Distributable cash flow ("DCF") is a quantitative standard viewed by investors, analysts and the general partners of many master limited partnerships ("MLPs") as an indicator of the MLP's ability to generate cash flow at a level that can sustain or support an increase in quarterly distribution rates. Since DCF is not a Generally Accepted Accounting Principles ("GAAP") measure, its definition is not standardized. In fact, as shown in a prior article, each MLP may define DCF differently.
I use the term sustainable DCF to distinguish my definition from those used by the MLPs. Since "sustainability" is not a clearly defined term, my definition is clearly a subjective one. In that respect, it is not different. But by minimizing deviations from the GAAP term net cash from operating activities, I create a measurement tool that provides better consistency in evaluating an individual MLP's performance. See a prior article for a review of the variety of factors causing reported DCF to differ from sustainable DCF as I calculate it. I then use sustainable DCF as a common yardstick to improve my ability to compare MLPs. Of course, it is by no means a sole yardstick.
To put into perspective the performance of 13 MLPs covered in this article, it makes sense to first look at the performance of the entire MLP universe as well as the S&P 500 Total Return Index. To derive the chart below, I used as a starting point the October 31, 2011 level of the Alerian MLP Index, a composite of the 50 most prominent energy MLPs, calculated on a total return basis ("AMZX"). I also used as a starting point the October 31, 2011 level of the S&P 500 Total Return Index. I then set both starting points to 100, and all subsequent data is presented as a multiple of the October 31, 2011 levels.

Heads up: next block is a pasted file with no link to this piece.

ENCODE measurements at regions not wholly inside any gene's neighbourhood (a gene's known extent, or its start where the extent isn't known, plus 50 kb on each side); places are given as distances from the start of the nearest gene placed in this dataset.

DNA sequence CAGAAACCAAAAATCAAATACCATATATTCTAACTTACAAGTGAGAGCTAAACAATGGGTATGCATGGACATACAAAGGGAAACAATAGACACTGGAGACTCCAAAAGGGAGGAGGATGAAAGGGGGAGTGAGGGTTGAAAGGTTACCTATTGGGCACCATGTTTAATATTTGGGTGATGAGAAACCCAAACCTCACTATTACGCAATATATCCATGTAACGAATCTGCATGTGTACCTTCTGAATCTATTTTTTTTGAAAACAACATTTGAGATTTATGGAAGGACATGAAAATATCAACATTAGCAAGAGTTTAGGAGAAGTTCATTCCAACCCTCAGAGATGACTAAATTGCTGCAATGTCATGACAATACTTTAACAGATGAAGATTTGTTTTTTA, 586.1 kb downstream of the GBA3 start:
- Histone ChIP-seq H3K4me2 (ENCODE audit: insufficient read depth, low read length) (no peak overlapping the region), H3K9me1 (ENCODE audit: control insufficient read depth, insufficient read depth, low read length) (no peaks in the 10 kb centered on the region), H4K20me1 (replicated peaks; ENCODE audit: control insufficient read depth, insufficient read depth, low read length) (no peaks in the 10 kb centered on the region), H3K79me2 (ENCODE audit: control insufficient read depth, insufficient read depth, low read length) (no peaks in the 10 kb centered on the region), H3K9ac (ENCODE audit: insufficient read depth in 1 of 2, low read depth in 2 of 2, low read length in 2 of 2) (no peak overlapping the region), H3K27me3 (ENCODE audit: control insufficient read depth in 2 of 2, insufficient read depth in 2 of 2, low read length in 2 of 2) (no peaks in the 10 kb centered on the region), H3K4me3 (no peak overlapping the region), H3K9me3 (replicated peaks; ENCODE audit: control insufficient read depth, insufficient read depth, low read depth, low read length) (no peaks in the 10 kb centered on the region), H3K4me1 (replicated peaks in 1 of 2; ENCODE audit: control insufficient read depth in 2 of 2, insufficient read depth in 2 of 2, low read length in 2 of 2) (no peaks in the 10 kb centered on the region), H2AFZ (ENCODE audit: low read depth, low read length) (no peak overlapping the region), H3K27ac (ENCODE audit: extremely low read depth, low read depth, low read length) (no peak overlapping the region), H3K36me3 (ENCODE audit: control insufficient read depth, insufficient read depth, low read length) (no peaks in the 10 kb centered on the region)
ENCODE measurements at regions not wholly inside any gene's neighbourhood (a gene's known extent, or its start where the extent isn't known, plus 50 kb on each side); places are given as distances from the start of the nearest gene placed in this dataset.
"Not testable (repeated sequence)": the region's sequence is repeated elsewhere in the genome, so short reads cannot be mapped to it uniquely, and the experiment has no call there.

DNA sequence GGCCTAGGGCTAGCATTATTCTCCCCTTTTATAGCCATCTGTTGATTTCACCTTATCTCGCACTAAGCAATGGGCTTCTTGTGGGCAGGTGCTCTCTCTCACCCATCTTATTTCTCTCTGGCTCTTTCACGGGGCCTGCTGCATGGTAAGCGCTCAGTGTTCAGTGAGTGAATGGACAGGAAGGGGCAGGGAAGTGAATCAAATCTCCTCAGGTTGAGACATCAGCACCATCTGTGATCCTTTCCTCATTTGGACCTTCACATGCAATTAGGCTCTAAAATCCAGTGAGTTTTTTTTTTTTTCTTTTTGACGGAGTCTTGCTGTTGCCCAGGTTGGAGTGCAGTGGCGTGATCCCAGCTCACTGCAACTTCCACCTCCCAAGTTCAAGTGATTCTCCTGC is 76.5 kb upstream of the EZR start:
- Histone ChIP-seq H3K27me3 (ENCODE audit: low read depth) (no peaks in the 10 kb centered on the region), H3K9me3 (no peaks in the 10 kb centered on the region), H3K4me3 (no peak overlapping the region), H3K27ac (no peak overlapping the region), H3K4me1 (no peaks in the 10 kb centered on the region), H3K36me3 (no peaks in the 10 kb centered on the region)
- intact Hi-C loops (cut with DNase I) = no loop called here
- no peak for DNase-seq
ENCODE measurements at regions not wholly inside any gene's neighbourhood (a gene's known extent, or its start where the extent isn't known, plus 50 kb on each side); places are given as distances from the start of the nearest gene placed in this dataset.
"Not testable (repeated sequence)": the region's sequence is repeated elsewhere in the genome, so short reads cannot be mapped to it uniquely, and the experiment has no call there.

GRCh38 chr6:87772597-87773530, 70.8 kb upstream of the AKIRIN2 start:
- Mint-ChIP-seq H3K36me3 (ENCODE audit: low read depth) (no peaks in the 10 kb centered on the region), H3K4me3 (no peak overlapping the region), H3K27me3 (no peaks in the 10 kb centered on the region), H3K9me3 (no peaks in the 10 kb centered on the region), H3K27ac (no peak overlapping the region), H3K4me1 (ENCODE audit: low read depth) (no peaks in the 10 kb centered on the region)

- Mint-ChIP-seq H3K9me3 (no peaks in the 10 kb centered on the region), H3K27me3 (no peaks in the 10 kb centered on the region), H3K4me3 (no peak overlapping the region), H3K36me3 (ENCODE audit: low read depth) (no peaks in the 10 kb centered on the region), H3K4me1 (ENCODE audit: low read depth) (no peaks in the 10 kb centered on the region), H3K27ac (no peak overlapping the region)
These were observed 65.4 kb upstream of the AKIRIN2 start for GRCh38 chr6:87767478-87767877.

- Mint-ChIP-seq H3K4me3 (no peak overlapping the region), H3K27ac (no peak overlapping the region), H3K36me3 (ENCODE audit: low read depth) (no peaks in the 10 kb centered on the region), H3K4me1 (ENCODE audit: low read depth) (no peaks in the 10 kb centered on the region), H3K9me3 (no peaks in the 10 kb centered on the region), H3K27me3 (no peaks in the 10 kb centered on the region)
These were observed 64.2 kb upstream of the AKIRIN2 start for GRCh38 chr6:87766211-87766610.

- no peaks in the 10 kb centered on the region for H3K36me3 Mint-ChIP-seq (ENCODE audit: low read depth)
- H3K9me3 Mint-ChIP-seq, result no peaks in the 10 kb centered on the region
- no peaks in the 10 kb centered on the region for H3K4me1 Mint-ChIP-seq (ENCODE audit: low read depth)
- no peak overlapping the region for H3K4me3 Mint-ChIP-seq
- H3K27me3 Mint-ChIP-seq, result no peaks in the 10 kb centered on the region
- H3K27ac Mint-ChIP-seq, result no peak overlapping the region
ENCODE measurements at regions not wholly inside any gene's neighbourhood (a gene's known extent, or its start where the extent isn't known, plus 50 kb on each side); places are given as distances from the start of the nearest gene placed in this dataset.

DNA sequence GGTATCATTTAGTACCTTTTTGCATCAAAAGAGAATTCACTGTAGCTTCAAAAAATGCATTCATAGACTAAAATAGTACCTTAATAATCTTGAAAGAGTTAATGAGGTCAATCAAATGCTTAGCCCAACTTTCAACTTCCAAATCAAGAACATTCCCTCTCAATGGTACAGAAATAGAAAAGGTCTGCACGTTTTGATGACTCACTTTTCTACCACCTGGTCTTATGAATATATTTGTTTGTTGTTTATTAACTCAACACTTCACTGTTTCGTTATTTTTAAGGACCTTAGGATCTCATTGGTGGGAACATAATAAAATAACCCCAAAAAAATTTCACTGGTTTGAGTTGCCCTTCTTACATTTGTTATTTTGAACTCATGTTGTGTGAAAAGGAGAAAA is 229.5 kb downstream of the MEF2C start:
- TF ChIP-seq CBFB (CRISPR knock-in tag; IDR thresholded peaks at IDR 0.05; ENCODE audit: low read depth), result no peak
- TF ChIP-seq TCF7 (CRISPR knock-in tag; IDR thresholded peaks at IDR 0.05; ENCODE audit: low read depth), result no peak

From November 1, 2011 to October 26, 2012, the S&P 500 Total Return Index and the registered gains of ~15.2% and 15.1%, respectively:
Chart 1: S&P 500 and the Alerian MLP Index (Oct 31 2011 = 100)
So far in 2012 (through 10/26/12), the S&P 500 Total return Index is up 14.3% while the AMZX lags at 9.1%. Table 1 below enables comparison of the total return produced by each of the 13 MLPs I have reviewed to date for the latest 12 months through 10/26/12 to the S&P 500 Total Return Index and the AMZX benchmark (both up ~15%). The 13 MLPs are:
El Paso Pipeline Partners (NYSE:EPB)
Enterprise Products Partners (NYSE:EPD)
Energy Transfer Partners (NYSE:ETP)
Plains All American Pipeline (NYSE:PAA)
Buckeye Partners (NYSE:BPL)
Targa Resources Partners (NYSE:NGLS)
Regency Energy Partners (NYSE:RGP)
Inergy LP (NRGY)
Williams Partners (NYSE:WPZ)
Magellan Midstream Partners (NYSE:MMP)
Kinder Morgan Energy Partners (NYSE:KMP)
Boardwalk Pipeline Partners (NYSE:BWP)
Suburban Propane Partners (NYSE:SPH)
Latest 12-month returns generated by these MLPs are presented below:
Table 1: Comparing Trailing Twelve Months returns of 13 MLPs
Once these MLPs provide their 10-Q reports for the third quarter I will compare them based on additional parameters, including DCF coverage, net income per unit vs. DCF per unit, and ratios of long-term debt to EBITDA.
Disclosure: I am long EPB, EPD, ETP, PAA, SPH, WPZ. I wrote this article myself, and it expresses my own opinions. I am not receiving compensation for it. I have no business relationship with any company whose stock is mentioned in this article.